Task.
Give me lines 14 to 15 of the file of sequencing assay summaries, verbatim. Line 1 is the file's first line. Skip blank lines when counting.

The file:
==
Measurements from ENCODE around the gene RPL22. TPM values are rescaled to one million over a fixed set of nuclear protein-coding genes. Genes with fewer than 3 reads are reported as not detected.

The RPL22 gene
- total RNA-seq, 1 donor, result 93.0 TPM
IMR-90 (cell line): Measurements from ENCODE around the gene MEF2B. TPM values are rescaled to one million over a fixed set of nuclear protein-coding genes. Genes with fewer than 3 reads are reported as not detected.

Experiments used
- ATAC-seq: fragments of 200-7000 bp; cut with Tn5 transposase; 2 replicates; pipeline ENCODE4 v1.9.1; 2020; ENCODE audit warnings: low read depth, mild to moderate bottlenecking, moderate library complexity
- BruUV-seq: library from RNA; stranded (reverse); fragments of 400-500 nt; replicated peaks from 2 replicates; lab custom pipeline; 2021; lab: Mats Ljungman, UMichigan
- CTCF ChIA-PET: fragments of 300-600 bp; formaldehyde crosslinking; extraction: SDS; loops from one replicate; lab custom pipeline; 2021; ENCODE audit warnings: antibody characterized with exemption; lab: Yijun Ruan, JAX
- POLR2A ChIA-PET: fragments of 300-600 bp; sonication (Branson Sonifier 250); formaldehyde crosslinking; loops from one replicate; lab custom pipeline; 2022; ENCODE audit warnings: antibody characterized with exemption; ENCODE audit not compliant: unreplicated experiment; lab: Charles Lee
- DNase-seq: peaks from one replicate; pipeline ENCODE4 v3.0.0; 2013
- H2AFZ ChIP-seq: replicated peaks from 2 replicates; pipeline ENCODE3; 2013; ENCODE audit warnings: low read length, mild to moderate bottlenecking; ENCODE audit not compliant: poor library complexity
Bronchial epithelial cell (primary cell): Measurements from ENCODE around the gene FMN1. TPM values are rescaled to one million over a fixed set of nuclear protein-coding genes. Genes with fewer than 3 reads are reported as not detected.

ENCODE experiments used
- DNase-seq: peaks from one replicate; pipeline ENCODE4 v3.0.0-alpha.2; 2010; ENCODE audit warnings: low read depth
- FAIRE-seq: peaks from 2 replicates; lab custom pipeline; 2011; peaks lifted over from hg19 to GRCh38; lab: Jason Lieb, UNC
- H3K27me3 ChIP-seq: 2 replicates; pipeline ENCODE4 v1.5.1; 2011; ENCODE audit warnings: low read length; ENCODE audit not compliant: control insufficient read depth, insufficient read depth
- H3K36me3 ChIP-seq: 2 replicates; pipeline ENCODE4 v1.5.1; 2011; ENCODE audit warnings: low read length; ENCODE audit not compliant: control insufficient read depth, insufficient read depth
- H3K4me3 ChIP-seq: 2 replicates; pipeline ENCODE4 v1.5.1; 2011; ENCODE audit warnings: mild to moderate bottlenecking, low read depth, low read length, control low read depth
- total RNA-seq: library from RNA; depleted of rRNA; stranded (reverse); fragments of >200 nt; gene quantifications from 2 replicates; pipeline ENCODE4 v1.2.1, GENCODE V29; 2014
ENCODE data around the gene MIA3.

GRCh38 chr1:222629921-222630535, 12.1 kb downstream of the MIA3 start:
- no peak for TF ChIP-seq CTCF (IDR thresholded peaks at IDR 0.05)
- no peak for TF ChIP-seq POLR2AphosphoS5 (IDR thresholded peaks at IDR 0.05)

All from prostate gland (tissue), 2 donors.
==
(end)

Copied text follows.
- DNase-seq: peaks from one replicate; pipeline ENCODE4 v3.0.0-alpha.2; 2010; ENCODE audit warnings: low read depth
- FAIRE-seq: peaks from 2 replicates; lab custom pipeline; 2011; peaks lifted over from hg19 to GRCh38; lab: Jason Lieb, UNC